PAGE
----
I have always carried my vaccination ‘booklet’ inside my passport holder when travelling on business / holidays anyway – it has everything from the yellow fever page plus cholera, rabies etc etc.
    Indeed, I fully intend to take my vaccination booklet to get stamped / batch stickered when I go and get my vaccine – I’m not convinced that the UK government will come with any coherent vaccine passport plan any time soon.

  7. Mike Marshall says

    From what little I remember and what my father told me years ago, here goes.
    We flew outbound from Black Bush Airport on an Air Works Hermes in 1953, and the journey lasted well over three days with numerous stops on the way. I seem to remember Calcutta was one of the stops. We finally arrived in Singapore landing at Paya Lebar Airport.
    When we flew home three years later it was on board a QANTAS Constellation, taking under three days to complete the journey. An improvement on the outbound flight. I seem to remember the meals served were three-course and were served on proper China Plates, with white linen table cloths and napkins.
    In those days the RAF was based at Changi, with another Air Base at Tengah, and a third was RAF Seletar. (Later on, during the 1960s when I was at Boarding School here in England, I had friends whose fathers were Air Force personnel based at Changi, flying Shackleton’s’.) Now back to the 1950s.
    Married quarters in those days were quite good given the time period. However, there was no such luxury like air conditioning and each room had a ceiling fan, windows comprised of wooden shutters on the outside with steel rod caging on the inside. No such thing as glass I’m afraid.
    The western wives being pale and frail in those days, (not being used to the Tropical Heat), were assisted by an Amah who lived in her own room within our apartment. Although I can not remember her name, I do remember her being a kindly Lady, who was always there when I needed her.
    The school I attended was at Pasir Panjang and was built on the site of a POW Camp. My memories of that place, although some were good, were not perfect. At the age of five, we were being taught to write with a pen and ink, the inkpots being set into the frame of the desk. I remember having my knuckles rapped severely with the cane a few times, just for smudging the ink.
    On the lighter side of life, the weekends spent in the swimming pool at the Britannia Club were wonderful.
    Over the years I have been back to Singapore many, many times, and simply just love the place. My favorite hotel is the Intercontinental Hotel on Middle Road, which has one of the finest Club Lounges on the Planet, and in my opinion, is probably only second to the Club Lounge at the Intercontinental Grand Stanford in Hong Kong.

    • Joe Deeney says

      Many thanks for sharing Mike!!!- what a great insight. I remember flying from Seletar Airport (by then commercial) to Tioman in a tiny plane a few times when I was a boy – extremely exciting, particularly in a lightening storm!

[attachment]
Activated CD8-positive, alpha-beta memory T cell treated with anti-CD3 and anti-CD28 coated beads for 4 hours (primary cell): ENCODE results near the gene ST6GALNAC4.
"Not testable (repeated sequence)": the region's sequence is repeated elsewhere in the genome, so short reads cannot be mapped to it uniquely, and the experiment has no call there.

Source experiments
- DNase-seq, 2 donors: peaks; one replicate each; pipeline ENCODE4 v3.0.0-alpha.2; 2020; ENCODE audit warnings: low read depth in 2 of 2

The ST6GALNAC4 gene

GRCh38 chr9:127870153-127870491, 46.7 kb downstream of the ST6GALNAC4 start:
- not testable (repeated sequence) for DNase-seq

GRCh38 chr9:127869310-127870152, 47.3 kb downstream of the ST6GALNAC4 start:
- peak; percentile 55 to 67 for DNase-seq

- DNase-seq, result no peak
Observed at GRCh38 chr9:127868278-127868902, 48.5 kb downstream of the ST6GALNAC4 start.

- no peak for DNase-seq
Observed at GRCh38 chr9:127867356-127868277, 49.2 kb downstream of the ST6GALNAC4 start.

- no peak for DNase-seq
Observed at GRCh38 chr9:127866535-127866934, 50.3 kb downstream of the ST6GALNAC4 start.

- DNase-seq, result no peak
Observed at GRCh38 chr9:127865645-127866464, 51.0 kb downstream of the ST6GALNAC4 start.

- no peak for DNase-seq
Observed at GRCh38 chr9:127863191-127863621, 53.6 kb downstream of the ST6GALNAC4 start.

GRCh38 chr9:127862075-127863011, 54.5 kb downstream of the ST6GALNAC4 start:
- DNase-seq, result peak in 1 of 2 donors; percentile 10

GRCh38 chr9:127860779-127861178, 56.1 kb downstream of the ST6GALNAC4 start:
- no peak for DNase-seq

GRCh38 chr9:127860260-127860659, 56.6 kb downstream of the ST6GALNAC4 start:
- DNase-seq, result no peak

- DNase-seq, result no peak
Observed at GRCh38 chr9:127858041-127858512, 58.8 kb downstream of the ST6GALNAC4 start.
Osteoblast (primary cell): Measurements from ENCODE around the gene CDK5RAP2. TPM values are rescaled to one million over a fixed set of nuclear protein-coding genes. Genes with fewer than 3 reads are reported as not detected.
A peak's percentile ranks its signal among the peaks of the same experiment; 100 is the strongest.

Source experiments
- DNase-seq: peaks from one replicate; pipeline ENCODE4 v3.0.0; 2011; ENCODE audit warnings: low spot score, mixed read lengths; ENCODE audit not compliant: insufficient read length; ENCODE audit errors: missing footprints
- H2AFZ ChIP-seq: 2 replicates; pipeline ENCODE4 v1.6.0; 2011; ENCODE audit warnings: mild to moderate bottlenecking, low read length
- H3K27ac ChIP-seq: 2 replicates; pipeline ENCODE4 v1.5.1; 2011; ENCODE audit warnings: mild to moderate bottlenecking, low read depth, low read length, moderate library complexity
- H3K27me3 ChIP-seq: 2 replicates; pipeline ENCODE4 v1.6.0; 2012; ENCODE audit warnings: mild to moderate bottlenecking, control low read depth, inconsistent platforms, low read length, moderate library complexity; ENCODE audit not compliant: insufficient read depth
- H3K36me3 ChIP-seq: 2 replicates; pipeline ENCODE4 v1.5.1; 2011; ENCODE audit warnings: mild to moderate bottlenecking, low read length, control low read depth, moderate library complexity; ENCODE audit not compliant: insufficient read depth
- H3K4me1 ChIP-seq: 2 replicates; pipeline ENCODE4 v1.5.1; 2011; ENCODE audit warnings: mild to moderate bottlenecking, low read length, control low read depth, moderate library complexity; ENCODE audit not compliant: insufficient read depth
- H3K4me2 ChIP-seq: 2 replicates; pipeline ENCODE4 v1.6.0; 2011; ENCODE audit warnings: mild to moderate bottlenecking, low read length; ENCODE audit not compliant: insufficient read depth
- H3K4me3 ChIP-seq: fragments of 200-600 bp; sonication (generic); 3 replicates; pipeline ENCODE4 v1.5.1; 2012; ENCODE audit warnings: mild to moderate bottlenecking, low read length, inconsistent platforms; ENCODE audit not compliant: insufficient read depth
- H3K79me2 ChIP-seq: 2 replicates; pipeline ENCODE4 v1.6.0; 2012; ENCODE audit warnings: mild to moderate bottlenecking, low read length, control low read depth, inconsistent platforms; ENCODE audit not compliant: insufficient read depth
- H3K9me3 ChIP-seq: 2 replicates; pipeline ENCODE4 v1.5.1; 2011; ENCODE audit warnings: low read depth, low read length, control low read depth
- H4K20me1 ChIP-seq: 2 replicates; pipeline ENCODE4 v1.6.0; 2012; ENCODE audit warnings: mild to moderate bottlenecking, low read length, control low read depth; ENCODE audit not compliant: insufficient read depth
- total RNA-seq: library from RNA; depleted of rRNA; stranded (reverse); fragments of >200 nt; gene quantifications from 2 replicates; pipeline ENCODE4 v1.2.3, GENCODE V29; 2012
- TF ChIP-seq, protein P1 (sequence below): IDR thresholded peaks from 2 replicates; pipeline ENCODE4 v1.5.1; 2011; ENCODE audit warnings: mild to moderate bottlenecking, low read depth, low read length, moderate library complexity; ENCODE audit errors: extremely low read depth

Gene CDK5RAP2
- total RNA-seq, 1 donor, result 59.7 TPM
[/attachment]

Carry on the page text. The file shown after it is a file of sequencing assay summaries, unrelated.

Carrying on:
I’m also a big fan of the IC (and its Club Lounge!). In fact, last time I was in Singapore, I was kindly guested in by Ian, who sometimes writes for InsideFlyer, and his lovely family. The year before that, I’m pretty sure I met up with another IF contributor staying there, just round the corner at Atlas, so it seems to be a popular spot.

      The IC HK is also excellent.

      I finally managed a bit of a travel dream last time I was heading to Singapore – enough KrisFlyer Miles to fly there SQ Suites. It’s a truly great way to travel, but I’d very happily take the 3-day Hermes trip, given the option right now.

      Thanks again for sharing!

  8. Tom Sumner says

    I’ve no real issue with this. Slightly unfair on those sent to the back of the queue by virtue of age, but they’ll get there eventually. Clearly, as others have mentioned, there also needs to be provision for those who can’t be vaccinated for genuine medical reasons.

  9. Chris Huggett says

    Absolutely fine with it, no difference to having a yellow fever certificate which is required in a lot of countries.

  10. Susan Van Grieken says

    I will not be having this experimental vaccine, I do not have the Flu jab . I am a very healthy Vegan 65 year young Lady, with an immune system that works. To be forced, coerced and blackmailed into having it is inhuman, medical rape. Vaccine passports Should not be allowed. This is taking away people’s freedom to live. I am in agreement with Covid testing before taking a flight . Please BA do not do this. I am a silver Executive Club member and loyal to BA.

  11. Mike Cowburn says

    I have no problem with a “Vaccination Passport” or whatever for Covid! I have a Vaccination Record Card which is used for visiting some countries where other vaccinations are required!

  12. geoff says

    I will get my first jab sat,I will get a card showing when date and type.Also the second jab next line when due.So I suppose that may be a Vaccine passport unless they issue another type to travel

  13. Richard finlay says

    easiest way would be to have a stamp in a section of your passport as you have to show this when you leave or arrive at your destination.

  14. Robin Knowles says

    I am absolutely in favour of the passports. I travel extensively and I’m really struggling with being grounded. I have had my first shot and will have my second shot in early May. I will travel as soon as it is permissible without the need to have tests before and after travelling. This may be a little harsh, but if people choose not to have the vaccine then that is their call therefore if they can’t travel, so be it